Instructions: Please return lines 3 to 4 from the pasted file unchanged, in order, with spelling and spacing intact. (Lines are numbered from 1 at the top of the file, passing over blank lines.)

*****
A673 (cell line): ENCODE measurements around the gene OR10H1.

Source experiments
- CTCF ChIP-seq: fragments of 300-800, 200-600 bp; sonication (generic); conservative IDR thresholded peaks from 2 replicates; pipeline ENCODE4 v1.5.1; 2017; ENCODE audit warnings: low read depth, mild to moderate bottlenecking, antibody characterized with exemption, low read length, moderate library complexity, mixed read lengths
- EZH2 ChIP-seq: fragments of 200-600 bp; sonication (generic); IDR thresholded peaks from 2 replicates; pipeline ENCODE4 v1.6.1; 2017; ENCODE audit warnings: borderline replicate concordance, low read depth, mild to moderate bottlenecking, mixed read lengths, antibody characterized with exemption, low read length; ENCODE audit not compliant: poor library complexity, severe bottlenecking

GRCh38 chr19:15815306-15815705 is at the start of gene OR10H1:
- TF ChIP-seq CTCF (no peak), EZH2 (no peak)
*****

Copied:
- CTCF ChIP-seq: fragments of 300-800, 200-600 bp; sonication (generic); conservative IDR thresholded peaks from 2 replicates; pipeline ENCODE4 v1.5.1; 2017; ENCODE audit warnings: low read depth, mild to moderate bottlenecking, antibody characterized with exemption, low read length, moderate library complexity, mixed read lengths
- EZH2 ChIP-seq: fragments of 200-600 bp; sonication (generic); IDR thresholded peaks from 2 replicates; pipeline ENCODE4 v1.6.1; 2017; ENCODE audit warnings: borderline replicate concordance, low read depth, mild to moderate bottlenecking, mixed read lengths, antibody characterized with exemption, low read length; ENCODE audit not compliant: poor library complexity, severe bottlenecking